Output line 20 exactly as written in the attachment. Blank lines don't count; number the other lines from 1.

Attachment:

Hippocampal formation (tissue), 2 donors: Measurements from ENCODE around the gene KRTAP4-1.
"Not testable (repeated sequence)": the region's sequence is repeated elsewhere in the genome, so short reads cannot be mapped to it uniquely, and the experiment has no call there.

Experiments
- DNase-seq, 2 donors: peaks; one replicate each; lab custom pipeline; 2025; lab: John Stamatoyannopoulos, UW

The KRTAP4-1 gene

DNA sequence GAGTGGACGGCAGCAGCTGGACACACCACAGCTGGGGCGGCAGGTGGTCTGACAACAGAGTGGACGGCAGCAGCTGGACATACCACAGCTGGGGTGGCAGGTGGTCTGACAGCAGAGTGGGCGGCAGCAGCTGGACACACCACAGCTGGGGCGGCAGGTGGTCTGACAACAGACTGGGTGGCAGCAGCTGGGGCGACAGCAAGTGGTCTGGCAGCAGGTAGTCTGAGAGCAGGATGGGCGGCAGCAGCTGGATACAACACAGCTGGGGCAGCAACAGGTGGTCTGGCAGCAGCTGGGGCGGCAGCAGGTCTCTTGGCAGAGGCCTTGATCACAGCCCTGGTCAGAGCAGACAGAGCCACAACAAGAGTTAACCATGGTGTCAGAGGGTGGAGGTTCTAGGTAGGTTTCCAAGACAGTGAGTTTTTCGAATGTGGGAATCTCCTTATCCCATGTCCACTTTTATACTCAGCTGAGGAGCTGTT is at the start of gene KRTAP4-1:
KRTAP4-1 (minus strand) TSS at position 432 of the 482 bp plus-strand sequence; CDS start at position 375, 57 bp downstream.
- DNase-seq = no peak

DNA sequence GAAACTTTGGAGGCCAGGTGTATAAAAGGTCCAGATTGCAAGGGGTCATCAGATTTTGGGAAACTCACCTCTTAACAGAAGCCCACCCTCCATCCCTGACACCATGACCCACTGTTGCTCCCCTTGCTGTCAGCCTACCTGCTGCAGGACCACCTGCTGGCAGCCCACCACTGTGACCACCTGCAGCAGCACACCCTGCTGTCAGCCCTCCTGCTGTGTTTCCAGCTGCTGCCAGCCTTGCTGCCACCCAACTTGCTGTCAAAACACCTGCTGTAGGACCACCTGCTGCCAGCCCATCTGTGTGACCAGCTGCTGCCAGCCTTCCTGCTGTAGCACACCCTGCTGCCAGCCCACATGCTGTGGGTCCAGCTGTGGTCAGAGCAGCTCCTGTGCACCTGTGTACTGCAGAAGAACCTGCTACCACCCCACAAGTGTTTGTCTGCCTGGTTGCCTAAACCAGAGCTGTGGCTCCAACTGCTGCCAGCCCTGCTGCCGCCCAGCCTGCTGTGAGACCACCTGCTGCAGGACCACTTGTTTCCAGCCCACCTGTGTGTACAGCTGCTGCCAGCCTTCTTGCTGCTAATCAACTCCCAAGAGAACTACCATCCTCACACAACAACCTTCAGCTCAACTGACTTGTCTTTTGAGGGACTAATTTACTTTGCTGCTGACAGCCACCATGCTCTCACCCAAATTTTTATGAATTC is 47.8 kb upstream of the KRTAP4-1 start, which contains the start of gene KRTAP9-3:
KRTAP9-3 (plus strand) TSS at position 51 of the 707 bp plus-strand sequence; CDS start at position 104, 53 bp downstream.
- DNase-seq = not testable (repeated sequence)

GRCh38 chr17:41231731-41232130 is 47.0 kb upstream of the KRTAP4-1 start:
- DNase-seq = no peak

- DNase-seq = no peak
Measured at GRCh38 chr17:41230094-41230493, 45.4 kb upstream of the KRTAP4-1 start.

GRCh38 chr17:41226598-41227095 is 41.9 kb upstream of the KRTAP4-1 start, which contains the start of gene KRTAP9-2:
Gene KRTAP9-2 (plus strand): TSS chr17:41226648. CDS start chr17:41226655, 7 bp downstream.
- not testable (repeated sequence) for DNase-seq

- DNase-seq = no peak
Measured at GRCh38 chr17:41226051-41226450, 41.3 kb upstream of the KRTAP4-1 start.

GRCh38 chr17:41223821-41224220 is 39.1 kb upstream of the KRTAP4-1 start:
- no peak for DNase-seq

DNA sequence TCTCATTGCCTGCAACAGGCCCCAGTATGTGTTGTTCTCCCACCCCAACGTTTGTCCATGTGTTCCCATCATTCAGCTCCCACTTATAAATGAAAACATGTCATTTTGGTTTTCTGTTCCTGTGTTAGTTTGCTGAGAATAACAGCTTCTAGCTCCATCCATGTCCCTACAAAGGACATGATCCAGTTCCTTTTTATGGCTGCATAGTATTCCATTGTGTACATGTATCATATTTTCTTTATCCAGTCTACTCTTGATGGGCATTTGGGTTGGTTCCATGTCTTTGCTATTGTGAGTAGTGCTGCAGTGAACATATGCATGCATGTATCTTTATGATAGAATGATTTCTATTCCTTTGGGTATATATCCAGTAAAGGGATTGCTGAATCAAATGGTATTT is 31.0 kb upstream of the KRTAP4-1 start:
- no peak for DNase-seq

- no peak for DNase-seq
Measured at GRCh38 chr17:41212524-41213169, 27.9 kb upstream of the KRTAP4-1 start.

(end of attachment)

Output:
Measured at GRCh38 chr17:41226051-41226450, 41.3 kb upstream of the KRTAP4-1 start.